On Jan. 31, the Ontario Divisional Court held in The Christian Medical and Dental Society of Canada v. College of Physicians and Surgeons of Ontario, that pro-life physicians have no constitutional right to refuse to collaborate in killing or assisting in the death of a suicidal patient upon request. Who bears primary responsibility for this appalling decision?
In this case, as in so many others, the prime culprit is the Supreme Court of Canada. The right in conscience of pro-life physicians to refuse to collaborate in the deliberate killing of a patient would not have come before the Ontario Divisional Court had it not been for the outrageous, prior decision by the Supreme Court of Canada in Carter (2015), which arbitrarily decreed that the longstanding bans on murder and assisted suicide in the Criminal Code no longer apply to physicians who assist in killing a grievously ill patient who clearly wants to die and is afflicted with chronic and unendurable suffering.
This ruling in Carter was entirely arbitrary. It had no basis in law or the Constitution as originally understood. It was a brazen exercise of raw judicial power that unilaterally legalized euthanasia and assisted suicide in open defiance of the repeatedly expressed will of Parliament.
In response to such a blatant usurpation of legislative authority by the Supreme Court of Canada, Parliament could have invoked the notwithstanding clause of the Constitution to override the Carter ruling and reinstate the hitherto universally applicable laws on homicide and suicide in the Criminal Code. Instead, as usual, the government and Parliament of Canada capitulated: In accordance with the direction of the court, the Liberal government of Prime Minister Justin Trudeau promptly introduced and Parliament duly enacted legislation on medical assistance in dying (MAID) – a Liberal euphemism for euthanasia and assisted suicide.
Such is the sorry state of democracy in Canada.
Meanwhile, the College of Physician and Surgeons of Ontario (CPSO) compounded the Carter outrage, by promulgating a new rule of professional practice that obligates pro-life physicians to refer their suicidal patients who qualify for MAID to a death-dealing colleague. In submissions to the Ontario Divisional Court, the Liberal government of Ontario Premier Kathleen Wynne made clear that it fully backs this gross violation of the conscience rights of pro-life physicians by the province’s regulatory authority for physicians.
As for the Ontario Divisional Court, it conceded in its ruling that the new CPSO rule on euthanasia clearly violates the right of pro-life physicians to “freedom of conscience and religion” as supposedly guaranteed in section 2 of the Canadian Charter of Rights and Freedoms. Nonetheless, the Court maintained that this infringement is justifiable under section 1 of the Charter as a necessary means of assuring ready access to MAID by suicidal patients.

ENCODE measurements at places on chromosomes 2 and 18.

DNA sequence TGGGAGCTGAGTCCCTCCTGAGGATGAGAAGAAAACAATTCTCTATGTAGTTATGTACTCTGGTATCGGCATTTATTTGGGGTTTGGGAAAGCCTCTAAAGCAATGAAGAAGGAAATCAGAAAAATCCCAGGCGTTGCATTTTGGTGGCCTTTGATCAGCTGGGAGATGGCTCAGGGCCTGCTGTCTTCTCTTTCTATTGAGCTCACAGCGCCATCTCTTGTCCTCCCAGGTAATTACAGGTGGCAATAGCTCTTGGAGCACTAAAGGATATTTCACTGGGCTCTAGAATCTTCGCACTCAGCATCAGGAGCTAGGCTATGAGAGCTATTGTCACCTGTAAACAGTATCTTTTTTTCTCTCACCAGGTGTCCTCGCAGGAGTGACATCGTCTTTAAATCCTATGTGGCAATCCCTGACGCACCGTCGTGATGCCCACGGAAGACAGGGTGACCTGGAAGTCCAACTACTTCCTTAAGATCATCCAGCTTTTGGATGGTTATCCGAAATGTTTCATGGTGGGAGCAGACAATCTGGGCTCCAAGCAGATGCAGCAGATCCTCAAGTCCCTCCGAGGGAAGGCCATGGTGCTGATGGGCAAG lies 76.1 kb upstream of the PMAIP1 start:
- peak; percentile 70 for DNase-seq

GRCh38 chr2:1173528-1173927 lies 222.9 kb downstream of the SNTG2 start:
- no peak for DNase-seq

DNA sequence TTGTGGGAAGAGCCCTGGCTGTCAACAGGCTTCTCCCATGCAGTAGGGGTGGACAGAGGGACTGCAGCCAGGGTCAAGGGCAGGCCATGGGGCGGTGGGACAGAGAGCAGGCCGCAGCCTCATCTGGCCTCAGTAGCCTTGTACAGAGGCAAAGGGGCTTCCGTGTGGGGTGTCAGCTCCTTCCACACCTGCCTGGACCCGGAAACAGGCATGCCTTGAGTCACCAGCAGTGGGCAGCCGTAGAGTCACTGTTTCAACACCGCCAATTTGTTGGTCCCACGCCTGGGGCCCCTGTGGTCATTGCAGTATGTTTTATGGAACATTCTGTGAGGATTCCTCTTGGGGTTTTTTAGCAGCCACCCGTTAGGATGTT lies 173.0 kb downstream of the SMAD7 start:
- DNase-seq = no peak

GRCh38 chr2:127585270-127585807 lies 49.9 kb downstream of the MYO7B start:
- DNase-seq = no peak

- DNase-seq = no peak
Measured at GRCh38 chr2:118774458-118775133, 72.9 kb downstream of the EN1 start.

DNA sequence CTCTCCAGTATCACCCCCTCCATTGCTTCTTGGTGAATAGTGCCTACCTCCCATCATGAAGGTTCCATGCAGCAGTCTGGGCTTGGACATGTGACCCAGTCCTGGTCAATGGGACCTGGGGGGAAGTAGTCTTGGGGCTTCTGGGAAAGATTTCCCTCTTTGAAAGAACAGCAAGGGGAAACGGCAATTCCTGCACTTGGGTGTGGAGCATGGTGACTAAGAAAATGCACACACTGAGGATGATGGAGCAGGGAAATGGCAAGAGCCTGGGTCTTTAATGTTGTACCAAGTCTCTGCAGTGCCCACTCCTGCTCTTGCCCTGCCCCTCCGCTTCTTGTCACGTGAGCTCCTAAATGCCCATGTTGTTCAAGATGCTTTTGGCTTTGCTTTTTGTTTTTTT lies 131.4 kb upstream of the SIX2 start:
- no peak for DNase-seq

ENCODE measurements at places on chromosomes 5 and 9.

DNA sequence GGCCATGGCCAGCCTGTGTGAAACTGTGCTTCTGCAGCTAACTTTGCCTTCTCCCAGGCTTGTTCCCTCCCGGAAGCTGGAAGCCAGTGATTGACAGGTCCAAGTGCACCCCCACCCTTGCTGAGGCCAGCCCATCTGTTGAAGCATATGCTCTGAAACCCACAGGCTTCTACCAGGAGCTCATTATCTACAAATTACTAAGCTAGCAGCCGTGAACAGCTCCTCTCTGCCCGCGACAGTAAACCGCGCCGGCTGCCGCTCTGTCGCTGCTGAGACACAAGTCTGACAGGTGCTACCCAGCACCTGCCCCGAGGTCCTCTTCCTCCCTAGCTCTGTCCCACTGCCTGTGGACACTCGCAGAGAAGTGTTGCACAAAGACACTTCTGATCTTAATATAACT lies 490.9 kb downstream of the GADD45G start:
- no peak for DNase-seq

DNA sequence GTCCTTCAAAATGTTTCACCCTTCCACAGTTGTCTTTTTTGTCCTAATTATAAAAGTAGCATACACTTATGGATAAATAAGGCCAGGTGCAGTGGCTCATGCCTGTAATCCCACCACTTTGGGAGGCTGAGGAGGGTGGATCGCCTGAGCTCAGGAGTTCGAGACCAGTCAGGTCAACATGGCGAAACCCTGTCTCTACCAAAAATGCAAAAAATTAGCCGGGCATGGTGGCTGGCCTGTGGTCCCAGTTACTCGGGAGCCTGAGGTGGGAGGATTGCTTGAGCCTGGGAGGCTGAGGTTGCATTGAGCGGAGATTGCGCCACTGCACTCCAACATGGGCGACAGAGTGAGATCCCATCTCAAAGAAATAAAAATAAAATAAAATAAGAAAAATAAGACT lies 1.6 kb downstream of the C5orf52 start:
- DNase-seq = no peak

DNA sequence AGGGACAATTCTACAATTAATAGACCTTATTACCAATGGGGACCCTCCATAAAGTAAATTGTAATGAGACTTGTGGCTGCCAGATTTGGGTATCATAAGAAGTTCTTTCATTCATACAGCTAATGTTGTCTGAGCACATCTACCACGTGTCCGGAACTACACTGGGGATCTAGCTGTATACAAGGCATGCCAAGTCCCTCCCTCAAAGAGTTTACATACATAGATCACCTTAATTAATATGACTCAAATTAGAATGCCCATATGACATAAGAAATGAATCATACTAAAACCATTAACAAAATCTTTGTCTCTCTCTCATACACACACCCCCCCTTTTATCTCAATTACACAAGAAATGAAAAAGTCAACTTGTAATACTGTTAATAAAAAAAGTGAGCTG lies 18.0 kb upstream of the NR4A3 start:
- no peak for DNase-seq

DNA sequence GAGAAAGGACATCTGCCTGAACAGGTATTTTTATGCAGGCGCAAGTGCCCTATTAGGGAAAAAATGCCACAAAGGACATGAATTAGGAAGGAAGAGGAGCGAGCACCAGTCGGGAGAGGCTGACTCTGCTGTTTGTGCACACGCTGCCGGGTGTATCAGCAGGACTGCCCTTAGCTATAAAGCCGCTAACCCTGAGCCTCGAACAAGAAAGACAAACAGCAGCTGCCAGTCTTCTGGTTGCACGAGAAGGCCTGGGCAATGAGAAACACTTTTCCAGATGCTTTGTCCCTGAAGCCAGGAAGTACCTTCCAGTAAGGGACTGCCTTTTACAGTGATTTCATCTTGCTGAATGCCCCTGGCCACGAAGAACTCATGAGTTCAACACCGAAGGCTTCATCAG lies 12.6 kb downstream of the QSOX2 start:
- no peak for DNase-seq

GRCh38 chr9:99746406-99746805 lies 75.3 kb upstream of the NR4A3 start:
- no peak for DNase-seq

The court advanced no reasonable basis for this conclusion. In a policy paper issued in January 2016, the Canadian Medical Association (CMA) repudiated as “fundamentally erroneous” the same contention by the CPSO that mandatory referral for MAID is necessary to assure patient autonomy. “As many have argued,” the CMA pointed out, “it is entirely possible not to compromise or limit patient access on any level without compromising the exercise of conscience (by pro-life physicians).”
As evidence, the CMA observed that outside Canada, “no jurisdiction has a requirement for mandatory effective referral, and yet patient access does not seem to be a concern.” Even in the Netherlands, pro-life physicians are under no legal obligation to refer their suicidal patients to a physician or clinic that might be willing to kill them. Yet it would be absurd to suggest that suicidal Dutch patients lack sufficient access to euthanasia.
Meanwhile, in Manitoba, the Legislative Assembly has, to its immense credit, enacted the Medical Assistance in Dying (Protection for Health Professionals and Others) Act. In plain words, this Act assures: 1: “A medical practitioner or nurse practitioner may refuse to provide medical assistance in dying on the basis of his or her personal convictions” and that 2: “For greater certainty, a professional regulatory body (such as the College of Physicians and Surgeons of Manitoba) must not make a regulation, by-law, rule or standard that requires a member of the regulated profession to provide or aid in the provision of medical assistance in dying.”
All provinces should enact similar legislation, which has been called the gold standard in conscience protection by Campaign Life Coalition. But in the aftermath of the precedent set by the Ontario Divisional Court, will our judicial masters on the Supreme Court of Canada simply strike down any law that reaffirms the historic right of pro-life physicians to freedom of conscience and religion?
That, alas, is all too likely.